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Religious colleges beat back Calif. bill that would let transgender students sue them

‘Must remain vigilant’ in next legislative session

Religious colleges in California are safe from state regulation of their religious practices, for now.

Following heavy opposition from a broad coalition of Christian, Jewish and Muslim college leaders, as well as legal scholars and others across the ideological spectrum, a state senator has promised to pull the most objectionable provision from his college antidiscrimination bill.

But religious leaders and advocacy groups are calling for continued vigilance in the next legislative session, when the loathed provision might make a return.

SB 1146 will leave “suspense” Thursday and be voted on by the Assembly Appropriations Committee, followed by full Senate consideration next week if approved Thursday, according to an earlier email update from Biola University, a leader in opposition to the bill.

An earlier version had already passed the Senate.

‘Public shaming’ provision intact

Democrat Ricardo Lara told the Los Angeles Times Wednesday he will amend SB 1146 to remove a provision that would open California religious colleges to litigation if they enforce lifestyle expectations that disfavor LGBT students, such as a prohibition on same-sex intimacy.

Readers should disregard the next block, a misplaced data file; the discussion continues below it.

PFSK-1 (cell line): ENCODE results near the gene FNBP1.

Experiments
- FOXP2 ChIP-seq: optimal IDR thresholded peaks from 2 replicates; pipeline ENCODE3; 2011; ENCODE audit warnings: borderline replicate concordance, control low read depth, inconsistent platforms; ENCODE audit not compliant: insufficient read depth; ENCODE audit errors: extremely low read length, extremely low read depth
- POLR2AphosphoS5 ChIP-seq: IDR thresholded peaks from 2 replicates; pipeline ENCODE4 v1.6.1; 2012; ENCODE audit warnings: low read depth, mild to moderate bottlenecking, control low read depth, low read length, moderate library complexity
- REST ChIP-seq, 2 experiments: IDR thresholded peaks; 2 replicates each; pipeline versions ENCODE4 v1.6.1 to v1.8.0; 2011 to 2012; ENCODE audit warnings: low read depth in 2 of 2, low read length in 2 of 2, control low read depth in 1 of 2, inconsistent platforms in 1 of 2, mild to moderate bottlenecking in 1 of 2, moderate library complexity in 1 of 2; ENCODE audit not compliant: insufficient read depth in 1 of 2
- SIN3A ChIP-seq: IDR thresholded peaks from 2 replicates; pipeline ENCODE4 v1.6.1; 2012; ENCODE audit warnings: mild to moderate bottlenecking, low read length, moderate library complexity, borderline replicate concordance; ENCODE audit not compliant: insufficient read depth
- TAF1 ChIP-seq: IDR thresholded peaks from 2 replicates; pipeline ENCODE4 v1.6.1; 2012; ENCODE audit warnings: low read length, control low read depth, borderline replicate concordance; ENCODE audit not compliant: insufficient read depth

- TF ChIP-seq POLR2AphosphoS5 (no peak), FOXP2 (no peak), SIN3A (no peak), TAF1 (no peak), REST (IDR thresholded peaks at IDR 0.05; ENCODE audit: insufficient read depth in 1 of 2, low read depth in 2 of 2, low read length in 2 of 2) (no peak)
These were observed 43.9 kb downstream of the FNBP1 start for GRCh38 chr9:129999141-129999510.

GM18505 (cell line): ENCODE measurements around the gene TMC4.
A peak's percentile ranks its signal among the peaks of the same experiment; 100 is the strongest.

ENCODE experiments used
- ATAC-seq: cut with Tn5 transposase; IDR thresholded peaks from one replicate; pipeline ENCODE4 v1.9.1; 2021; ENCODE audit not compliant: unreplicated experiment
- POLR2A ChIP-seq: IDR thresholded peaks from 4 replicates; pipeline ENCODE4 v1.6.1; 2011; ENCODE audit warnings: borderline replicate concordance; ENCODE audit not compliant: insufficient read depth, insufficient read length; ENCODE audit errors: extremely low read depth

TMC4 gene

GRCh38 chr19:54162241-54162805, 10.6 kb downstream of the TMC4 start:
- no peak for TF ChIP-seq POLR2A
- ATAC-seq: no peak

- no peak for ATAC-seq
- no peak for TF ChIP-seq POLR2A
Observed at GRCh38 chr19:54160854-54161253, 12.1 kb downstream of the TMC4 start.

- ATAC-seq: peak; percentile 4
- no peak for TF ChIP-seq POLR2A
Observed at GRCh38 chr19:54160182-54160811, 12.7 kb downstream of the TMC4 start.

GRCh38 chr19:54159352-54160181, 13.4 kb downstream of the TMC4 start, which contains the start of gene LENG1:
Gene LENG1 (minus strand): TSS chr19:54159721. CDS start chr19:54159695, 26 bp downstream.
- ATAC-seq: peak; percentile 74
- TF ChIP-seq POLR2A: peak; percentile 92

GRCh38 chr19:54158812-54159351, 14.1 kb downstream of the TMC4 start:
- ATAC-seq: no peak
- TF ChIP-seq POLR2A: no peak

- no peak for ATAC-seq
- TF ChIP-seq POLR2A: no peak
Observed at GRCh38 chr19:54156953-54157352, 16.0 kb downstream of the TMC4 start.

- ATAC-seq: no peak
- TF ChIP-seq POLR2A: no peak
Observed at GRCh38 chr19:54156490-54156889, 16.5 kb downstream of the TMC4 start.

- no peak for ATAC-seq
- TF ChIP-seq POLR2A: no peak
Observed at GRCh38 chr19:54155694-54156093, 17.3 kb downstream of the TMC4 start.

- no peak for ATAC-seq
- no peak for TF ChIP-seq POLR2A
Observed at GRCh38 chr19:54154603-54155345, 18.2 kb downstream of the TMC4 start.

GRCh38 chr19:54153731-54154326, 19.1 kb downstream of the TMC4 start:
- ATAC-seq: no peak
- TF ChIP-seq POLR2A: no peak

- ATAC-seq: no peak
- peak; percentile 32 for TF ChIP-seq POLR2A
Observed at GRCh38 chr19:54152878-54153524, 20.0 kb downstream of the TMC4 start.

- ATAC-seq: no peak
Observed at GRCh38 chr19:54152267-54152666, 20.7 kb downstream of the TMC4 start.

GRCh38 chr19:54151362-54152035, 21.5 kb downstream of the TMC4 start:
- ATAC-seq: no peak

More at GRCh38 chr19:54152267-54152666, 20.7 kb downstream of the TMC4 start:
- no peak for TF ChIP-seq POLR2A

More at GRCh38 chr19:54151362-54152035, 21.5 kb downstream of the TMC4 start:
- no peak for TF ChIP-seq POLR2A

Transgender students could have sued if their colleges kept them out of housing, bathrooms or locker rooms reserved for the other biological sex. Married homosexual couples could have sued if schools kept them out of married student housing.

MORE: Muslim, Jewish, Christian college leaders blast SB 1146

Christianity Today reported that the original bill would have also prevented colleges receiving state financial aid from “teaching that marriage is between a man and woman.”

With their continued exemption from California antidiscrimination laws, religious colleges can keep accepting students who use CalGrant state financial aid to attend, without risk of litigation.

The “public shaming” provision will remain in the bill, however: Colleges must disclose if they have an exemption and tell the state Commission on Student Aid when they expel students for violating lifestyle expectations.

Lara, who is gay, told the Times his goal was always “to shed the light on the appalling and unacceptable discrimination” against LGBT students at religious colleges, but he realized the total revocation of the exemption might have “unintended consequences.”

Theology Prof. Fred Sanders of Biola praised Lara’s change of heart, though the lawmaker implied last week that colleges should simply stop discriminating if they don’t want to be in his cross hairs.

Wary for next year

High-profile opponents’ reactions ranged from content to wary, given Lara’s stated intentions for next year.

The news was important enough to cause Russell Moore, the president of the Southern Baptist Convention’s Ethics and Religious Liberty Commission, to write a few tweets before going back offline while he recovers from surgery. (The ERLC organized the big-tent opposition to the bill publicized this week.)

Southern Baptist Theological Seminary President Albert Mohler was more forward-looking.